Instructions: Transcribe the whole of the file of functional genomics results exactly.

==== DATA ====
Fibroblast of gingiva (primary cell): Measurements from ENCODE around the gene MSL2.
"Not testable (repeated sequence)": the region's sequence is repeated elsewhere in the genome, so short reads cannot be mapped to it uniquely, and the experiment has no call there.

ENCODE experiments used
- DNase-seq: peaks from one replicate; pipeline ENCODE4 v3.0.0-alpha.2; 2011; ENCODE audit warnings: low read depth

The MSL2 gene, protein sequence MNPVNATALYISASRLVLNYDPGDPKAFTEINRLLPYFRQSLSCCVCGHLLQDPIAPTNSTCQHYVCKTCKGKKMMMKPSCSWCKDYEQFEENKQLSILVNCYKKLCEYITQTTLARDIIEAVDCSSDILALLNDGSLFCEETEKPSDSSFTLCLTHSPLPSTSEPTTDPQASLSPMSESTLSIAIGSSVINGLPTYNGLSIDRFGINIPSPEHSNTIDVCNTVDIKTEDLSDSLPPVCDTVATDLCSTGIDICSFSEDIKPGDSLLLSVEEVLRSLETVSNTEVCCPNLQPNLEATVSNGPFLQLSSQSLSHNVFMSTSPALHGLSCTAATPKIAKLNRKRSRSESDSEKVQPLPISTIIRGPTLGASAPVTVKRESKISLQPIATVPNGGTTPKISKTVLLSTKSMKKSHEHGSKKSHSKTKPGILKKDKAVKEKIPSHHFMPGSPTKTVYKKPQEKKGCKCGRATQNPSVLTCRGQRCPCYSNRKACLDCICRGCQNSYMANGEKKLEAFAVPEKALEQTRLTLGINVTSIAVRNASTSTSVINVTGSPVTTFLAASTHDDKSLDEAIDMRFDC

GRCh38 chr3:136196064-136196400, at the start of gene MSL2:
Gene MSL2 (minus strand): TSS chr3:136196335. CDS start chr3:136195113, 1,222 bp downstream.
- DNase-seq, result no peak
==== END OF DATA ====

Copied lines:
Fibroblast of gingiva (primary cell): Measurements from ENCODE around the gene MSL2.
"Not testable (repeated sequence)": the region's sequence is repeated elsewhere in the genome, so short reads cannot be mapped to it uniquely, and the experiment has no call there.

ENCODE experiments used
- DNase-seq: peaks from one replicate; pipeline ENCODE4 v3.0.0-alpha.2; 2011; ENCODE audit warnings: low read depth

The MSL2 gene, protein sequence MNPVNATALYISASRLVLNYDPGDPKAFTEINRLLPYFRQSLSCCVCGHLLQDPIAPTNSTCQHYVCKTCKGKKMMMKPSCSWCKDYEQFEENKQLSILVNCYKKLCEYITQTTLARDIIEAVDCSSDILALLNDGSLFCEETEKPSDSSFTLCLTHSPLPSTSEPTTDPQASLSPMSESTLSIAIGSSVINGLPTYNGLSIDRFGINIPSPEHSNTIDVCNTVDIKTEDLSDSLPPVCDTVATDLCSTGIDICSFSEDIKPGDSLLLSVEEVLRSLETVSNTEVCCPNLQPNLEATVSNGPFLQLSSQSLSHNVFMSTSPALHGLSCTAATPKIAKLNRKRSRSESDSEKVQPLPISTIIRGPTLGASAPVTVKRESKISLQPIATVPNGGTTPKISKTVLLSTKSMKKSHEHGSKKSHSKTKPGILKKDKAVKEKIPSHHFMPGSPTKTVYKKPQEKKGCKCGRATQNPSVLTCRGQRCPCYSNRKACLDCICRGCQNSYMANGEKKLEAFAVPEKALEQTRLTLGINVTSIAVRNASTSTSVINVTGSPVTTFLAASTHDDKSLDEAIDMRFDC

GRCh38 chr3:136196064-136196400, at the start of gene MSL2:
Gene MSL2 (minus strand): TSS chr3:136196335. CDS start chr3:136195113, 1,222 bp downstream.
- DNase-seq, result no peak